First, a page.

The Impact of Higher Mortgage Rates on PID Owner-User Buildings

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industrial modern building at sunset

The concept first became popular in the 1970s when developer Dunn Properties decided to sell individual buildings in their projects after experiencing sluggish lease-up activity.

Dunn Properties were surprisingly successful in that effort, which changed the industrial landscape—literally.

What is a Planned Industrial Development?

Today, we see dozens of small building projects throughout San Diego County known as Planned Industrial Developments (PIDs).

There are several reasons for Dunn’s serendipitous success. Owning versus leasing benefits include:

  • Controlling long-term occupancy costs
  • Diversifying personal investment portfolios
  • And building equity through price appreciation and principal pay-down of debt

Simply put, many small business owners choose to build wealth for themselves rather than their landlords.

Since Dunn made their first sale offerings, individual fortunes have been made, and due to this real estate cycle’s massive price rise, those fortunes are, in many instances, beyond the wildest dreams of PID owners.

The Impact of Current Mortgage Rates on PID Owner-User Buildings

The prolific run-up in pricing that we have experienced has two basic components: undersupply of PID inventory and the lowest mortgage rates in American history.

To lift the country out of the so-called Great Recession, the nation’s central bank lowered its benchmark Fed Funds Rate to zero to stimulate the flow of capital by reducing its cost, and then began electronically printing money to buy US sovereign debt held by banks to free up excess reserves to make more loans, mortgages included.

But, now that inflation has reared its ugly head again, the Fed is reversing course to slow it down by raising rates to slow the flow of capital by raising its cost. This has repercussions on the owner-user model in the form of higher mortgage interest rates.

For PID properties, this is particularly important because most PID transactions involve high levels of debt, offering owner-users to acquire properties with as little as 10% down. That debt has already become more expensive in anticipation of Fed rate hikes, the first of which came in March 2022.

For example, the SBA 504 loan, the most commonly used in PID transactions, has gone from 2.4% a year ago to 3.92% today. In just a few months, the 504 rate has risen 66 basis points. That’s a 20% rise in 60 days.

Higher rates mean higher interest cost for each dollar borrowed, and that means one of the primary price supports for PID property values is weakening. The other, low supply, continues. That has, thus far, kept prices moving up, as there are too many buyers chasing too few properties available for acquisition. 

The Opportunity to Become a PID Owner

However, we are now hearing more small business owners express concerns over being priced out of their opportunities to become PID owners.

On the leasing side, low supply has kept lease rates moving up, as well. So, comparatively speaking, the cost between buying versus leasing is relatively unchanged for the time being.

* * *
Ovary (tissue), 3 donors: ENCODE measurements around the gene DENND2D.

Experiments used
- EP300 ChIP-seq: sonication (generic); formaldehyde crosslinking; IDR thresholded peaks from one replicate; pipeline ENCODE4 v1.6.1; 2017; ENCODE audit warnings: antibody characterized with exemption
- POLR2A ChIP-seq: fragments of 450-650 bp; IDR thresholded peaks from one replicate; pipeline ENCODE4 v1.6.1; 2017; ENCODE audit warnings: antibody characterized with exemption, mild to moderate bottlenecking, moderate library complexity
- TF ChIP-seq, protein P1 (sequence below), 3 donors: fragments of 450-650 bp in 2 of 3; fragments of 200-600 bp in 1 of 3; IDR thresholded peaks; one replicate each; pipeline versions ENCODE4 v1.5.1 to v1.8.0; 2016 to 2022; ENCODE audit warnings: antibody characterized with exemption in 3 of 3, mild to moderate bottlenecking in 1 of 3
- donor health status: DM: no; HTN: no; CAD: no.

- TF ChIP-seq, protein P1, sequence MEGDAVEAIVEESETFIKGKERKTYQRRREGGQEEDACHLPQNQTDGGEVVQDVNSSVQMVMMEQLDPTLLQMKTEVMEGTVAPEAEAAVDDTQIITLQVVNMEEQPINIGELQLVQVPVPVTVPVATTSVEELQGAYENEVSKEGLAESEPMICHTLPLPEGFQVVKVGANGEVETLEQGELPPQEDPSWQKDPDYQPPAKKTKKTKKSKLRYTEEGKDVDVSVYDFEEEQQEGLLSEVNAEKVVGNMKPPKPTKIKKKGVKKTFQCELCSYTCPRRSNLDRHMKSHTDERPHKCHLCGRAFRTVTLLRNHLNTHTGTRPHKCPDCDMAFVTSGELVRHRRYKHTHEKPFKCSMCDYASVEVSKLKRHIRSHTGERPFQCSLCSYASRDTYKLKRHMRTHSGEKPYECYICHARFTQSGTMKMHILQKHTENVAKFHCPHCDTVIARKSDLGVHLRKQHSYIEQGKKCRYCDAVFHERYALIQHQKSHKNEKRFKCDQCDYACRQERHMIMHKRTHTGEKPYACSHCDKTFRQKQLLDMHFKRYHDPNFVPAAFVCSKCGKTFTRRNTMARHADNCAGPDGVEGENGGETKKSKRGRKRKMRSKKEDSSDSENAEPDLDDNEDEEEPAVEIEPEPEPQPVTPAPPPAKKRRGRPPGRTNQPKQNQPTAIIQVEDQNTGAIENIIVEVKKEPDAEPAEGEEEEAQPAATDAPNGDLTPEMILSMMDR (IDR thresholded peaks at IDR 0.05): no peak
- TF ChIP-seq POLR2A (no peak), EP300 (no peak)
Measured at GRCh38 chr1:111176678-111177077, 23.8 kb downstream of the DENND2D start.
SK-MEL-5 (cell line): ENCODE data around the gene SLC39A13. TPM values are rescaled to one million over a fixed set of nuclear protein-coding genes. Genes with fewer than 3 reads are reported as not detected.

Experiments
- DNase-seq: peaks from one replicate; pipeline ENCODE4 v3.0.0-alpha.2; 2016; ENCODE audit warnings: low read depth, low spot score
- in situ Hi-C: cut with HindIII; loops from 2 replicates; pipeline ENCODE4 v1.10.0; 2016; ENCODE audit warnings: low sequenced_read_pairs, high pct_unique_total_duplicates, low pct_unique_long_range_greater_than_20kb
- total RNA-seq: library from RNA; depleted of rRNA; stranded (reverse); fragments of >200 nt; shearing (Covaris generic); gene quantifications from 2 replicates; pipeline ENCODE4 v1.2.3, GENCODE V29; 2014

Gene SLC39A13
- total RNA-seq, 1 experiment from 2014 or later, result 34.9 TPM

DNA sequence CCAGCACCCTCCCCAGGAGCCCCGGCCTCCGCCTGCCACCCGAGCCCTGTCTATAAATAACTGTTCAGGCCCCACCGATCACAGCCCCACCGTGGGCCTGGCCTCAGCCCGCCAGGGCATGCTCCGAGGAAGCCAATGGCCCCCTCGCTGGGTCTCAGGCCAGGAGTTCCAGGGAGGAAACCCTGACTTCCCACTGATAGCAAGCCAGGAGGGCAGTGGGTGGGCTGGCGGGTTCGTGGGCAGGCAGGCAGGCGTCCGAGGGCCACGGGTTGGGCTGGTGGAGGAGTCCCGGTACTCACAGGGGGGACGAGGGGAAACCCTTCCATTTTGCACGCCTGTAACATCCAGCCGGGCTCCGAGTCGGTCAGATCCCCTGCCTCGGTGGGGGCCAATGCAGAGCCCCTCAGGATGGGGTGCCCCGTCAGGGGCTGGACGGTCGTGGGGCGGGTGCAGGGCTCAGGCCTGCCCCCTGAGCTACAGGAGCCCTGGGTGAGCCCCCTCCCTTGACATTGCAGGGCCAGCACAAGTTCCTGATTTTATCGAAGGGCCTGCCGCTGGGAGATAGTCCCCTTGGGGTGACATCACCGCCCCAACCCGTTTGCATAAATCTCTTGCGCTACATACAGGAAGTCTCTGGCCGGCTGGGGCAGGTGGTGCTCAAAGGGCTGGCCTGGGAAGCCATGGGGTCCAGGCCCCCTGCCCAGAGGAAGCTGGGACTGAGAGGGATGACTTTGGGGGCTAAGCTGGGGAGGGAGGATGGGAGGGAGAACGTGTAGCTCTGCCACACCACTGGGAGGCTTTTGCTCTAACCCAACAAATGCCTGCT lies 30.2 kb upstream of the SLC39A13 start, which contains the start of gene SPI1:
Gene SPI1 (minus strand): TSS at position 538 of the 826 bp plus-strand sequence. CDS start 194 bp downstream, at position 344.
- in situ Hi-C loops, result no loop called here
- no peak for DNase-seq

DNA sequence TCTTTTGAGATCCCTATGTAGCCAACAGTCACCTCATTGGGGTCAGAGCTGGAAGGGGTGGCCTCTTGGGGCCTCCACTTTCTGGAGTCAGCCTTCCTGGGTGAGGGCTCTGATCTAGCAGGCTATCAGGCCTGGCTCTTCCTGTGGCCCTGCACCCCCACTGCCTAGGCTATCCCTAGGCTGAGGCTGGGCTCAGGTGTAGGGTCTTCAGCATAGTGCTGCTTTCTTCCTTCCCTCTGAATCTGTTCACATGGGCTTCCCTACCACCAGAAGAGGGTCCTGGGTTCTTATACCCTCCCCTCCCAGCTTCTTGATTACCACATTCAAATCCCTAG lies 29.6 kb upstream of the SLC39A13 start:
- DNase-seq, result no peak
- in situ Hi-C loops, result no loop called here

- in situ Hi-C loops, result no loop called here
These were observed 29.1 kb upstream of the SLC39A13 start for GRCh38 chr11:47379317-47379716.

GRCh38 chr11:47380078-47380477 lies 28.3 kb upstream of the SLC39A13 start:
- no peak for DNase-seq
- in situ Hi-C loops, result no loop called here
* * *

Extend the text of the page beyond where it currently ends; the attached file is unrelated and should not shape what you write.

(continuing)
That means the owner-user decision, while more expensive than before, is still a viable option. The question is: At what point will the current inflationary spiral put enough of a dent in demand to depress lease rates and sales prices for PID properties?

We don’t have an exact answer to that question, but we can look at history and conclude that such a time might be coming sooner rather than later.

PID History

The more aggressive the Fed gets with reversing its long run of easy money policies, the sooner that time could come. The last time the Fed battled inflation like we have today, ended in a painful recession. If you were around in the late 1970s and early 1980s you probably have a vivid memory of just how difficult a time that was.

Preparing for What’s to Come

Are we certain to suffer a similar fate? No one knows for sure.

But, we appear to be heading in that direction, and business owners are wise to prepare themselves for tougher times ahead.

Our current situation may be a signal to buyers with a long-term perspective to buy now while rates are relatively low, so they can lock in lower occupancy costs through the next real estate cycle. Or, it may be a reason for them to hold off on a purchase to retain capital they may need access to if the economy stumbles. Every business is different, but the result of each decision affects us all when aggregated.

For PID owners who are sitting on highly appreciated assets, this may be a good time to dispose of their properties at or near a market peak and reallocate their gains to fund retirement or reinvest in other asset classes to diversify their portfolios and reduce their risk.

Again, every owner’s circumstances are unique and contain quality of life components that should be taken into serious consideration.

One thing we do know for sure is that planning ahead is a far better option than waiting for a problem to manifest before taking action. Strategic planning creates multiple paths to good outcomes and protects against being forced to act defensively. Your Voit professional can assist you in developing a real estate strategy that reflects current trends and likely changes to market conditions.

Read on to learn more about the San Diego CRE marketing, including 2022 office leasing trends.

*Disclaimer: This article was originally written in March 2022. This considered, the content of this article is subject to change and may not be entirely accurate depending on its posting date, additional interest rate changes, etc.